LAUSANNE, Switzerland (AP) -- Out-of-competition drug testing is beginning for athletes in three Olympic sports after agreements with the World Anti-Doping Agency.
The agency said it had signed agreements with the international swimming and weightlifting federations, and testing was already underway in archery on the basis of a verbal agreement.
Thirteen other federations have agreed in principle and 12 are in negotiations. One -- the World Taekwondo Federation -- has not yet responded to the proposals, the body said in a statement issued late Tuesday.
The anti-doping organization plans to carry out 2,500 out-of-competition tests during 2000, most before the Sydney Olympic Games start in September.
"To have 15 federations -- more than half -- already working or ready to work together on testing is a testament to the co-operation we are seeing ... especially when less than half had conducted out-of-competition testing in the past," agency chairman Dick Pound of Montreal said.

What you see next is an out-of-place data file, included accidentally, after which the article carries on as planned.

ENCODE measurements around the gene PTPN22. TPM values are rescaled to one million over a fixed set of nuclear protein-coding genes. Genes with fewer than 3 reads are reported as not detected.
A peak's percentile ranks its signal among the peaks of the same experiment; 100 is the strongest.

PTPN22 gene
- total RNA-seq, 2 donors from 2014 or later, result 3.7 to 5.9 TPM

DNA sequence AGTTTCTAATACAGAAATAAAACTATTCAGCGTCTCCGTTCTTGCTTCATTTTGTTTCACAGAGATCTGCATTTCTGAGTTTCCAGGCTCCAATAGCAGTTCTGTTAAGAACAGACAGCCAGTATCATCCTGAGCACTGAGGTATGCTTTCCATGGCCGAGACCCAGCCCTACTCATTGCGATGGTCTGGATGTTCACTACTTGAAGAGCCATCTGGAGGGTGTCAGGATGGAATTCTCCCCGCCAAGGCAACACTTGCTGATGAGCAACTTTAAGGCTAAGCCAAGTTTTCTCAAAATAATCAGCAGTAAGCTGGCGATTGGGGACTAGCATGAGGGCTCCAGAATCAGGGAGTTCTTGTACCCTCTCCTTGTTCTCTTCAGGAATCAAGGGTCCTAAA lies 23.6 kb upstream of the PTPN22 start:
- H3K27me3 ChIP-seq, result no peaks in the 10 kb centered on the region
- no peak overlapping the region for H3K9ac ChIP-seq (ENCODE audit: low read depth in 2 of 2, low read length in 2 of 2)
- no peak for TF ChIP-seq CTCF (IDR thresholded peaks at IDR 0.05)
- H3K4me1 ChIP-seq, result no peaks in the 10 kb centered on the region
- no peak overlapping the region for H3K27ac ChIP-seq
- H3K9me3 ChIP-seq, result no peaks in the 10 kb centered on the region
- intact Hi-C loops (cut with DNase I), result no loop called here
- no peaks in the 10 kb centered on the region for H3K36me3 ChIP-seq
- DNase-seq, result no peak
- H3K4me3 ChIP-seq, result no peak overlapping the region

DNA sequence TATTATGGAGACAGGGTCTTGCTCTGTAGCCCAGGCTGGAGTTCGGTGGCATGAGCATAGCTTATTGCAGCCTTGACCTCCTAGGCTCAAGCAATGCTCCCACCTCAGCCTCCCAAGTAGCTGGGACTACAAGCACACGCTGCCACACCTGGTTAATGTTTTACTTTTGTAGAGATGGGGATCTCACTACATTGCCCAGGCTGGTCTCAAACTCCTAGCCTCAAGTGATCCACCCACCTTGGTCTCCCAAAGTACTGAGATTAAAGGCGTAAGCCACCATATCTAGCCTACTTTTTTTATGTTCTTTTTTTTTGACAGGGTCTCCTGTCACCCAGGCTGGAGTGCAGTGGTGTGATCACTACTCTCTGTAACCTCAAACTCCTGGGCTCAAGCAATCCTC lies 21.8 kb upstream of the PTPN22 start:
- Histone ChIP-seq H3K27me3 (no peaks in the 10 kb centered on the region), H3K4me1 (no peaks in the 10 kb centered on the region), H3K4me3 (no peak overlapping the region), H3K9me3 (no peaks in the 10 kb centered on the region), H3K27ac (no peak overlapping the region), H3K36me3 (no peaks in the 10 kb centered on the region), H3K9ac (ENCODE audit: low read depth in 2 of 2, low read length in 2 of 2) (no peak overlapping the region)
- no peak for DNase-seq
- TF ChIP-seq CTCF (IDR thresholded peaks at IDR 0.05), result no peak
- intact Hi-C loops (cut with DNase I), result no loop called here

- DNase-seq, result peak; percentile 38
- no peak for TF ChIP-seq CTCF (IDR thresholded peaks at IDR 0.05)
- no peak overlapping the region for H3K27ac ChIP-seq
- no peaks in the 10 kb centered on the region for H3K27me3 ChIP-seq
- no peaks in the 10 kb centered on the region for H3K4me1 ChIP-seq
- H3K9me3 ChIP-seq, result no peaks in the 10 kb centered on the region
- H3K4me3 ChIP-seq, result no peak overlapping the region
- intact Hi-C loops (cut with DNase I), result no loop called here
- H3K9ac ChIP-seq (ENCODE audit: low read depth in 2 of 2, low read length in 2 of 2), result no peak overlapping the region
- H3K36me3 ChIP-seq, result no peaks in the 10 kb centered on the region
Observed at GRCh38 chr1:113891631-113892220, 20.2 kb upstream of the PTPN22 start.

The agency also established an official "independent observer" to monitor the doping control program in Sydney. The organization's secretary-general, Harry Syvasalmi, was appointed chairman of the panel of observers.
Syvasalmi will head a panel of up to 11 people who are experienced in the scientific, administrative and legal aspects of doping control.
"The WADA Office of the Independent Observer will randomly observe all facets of the results management system, from the collection of the samples to the analysis in the lab to the review the test results," the agency said.
Australian Sports Minister Jackie Kelly said the independent watchdog would ensure public confidence in the drug-testing system.
"Athletes can be assured that test results are treated with the utmost seriousness and every positive test will be fully accounted for," she said in a statement in Canberra. "Drug cheats will be punished but the process will ensure that the individuals' legal rights are fully protected."